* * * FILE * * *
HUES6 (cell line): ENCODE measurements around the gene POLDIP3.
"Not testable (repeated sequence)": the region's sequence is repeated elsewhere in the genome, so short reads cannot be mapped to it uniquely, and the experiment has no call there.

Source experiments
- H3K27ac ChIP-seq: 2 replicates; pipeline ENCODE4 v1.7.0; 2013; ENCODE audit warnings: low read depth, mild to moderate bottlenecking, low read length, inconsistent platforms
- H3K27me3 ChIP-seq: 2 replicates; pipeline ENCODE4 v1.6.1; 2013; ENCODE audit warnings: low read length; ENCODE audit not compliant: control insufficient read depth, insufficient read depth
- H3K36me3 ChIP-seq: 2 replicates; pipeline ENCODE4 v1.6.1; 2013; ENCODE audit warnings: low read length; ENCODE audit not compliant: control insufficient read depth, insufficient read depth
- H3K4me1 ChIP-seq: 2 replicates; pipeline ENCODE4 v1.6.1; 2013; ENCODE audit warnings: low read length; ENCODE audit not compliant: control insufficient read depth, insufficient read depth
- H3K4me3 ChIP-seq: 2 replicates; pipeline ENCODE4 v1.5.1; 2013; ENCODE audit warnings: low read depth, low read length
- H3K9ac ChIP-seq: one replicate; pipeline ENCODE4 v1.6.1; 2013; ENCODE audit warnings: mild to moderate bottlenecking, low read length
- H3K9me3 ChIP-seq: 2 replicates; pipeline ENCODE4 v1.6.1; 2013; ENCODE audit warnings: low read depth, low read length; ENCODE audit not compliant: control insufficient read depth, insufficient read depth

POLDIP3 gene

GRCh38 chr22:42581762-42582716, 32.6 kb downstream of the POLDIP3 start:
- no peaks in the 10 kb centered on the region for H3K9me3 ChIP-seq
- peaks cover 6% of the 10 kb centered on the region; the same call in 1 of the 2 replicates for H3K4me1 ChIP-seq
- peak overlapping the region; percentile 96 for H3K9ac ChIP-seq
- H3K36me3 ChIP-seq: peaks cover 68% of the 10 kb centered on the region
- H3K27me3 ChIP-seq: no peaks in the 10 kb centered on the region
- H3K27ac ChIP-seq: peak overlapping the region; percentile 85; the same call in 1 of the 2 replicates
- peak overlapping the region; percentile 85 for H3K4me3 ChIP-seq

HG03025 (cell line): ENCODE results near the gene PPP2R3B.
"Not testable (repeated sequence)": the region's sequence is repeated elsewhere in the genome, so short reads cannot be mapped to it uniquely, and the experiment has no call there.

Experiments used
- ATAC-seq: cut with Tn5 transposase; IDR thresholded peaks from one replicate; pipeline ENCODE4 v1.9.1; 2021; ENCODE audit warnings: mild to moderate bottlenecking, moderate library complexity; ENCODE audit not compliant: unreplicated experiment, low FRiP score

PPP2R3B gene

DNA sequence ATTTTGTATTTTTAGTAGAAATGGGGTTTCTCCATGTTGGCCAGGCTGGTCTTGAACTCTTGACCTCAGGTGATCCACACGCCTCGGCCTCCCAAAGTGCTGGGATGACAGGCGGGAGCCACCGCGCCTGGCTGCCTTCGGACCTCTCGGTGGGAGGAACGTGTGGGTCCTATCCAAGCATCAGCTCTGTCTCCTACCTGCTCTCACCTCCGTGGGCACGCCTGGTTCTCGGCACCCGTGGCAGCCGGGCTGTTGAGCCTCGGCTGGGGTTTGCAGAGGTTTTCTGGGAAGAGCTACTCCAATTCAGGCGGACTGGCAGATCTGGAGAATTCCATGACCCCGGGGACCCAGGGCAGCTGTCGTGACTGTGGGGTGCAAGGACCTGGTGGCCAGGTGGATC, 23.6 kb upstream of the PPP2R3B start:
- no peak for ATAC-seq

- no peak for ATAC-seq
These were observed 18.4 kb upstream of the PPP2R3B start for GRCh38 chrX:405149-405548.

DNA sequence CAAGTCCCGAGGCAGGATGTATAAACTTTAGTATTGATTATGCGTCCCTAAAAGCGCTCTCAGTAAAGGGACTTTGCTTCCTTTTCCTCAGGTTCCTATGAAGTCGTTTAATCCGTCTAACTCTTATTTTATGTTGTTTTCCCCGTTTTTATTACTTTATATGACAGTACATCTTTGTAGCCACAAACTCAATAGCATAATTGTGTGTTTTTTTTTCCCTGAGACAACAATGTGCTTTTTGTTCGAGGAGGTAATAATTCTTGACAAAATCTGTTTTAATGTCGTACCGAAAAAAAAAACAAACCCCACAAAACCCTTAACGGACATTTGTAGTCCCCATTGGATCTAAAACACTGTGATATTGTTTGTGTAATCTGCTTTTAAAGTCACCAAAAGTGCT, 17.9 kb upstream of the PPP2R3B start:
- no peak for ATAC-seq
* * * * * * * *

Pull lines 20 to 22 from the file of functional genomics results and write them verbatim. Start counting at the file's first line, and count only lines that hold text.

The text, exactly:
HG03025 (cell line): ENCODE results near the gene PPP2R3B.
"Not testable (repeated sequence)": the region's sequence is repeated elsewhere in the genome, so short reads cannot be mapped to it uniquely, and the experiment has no call there.

Experiments used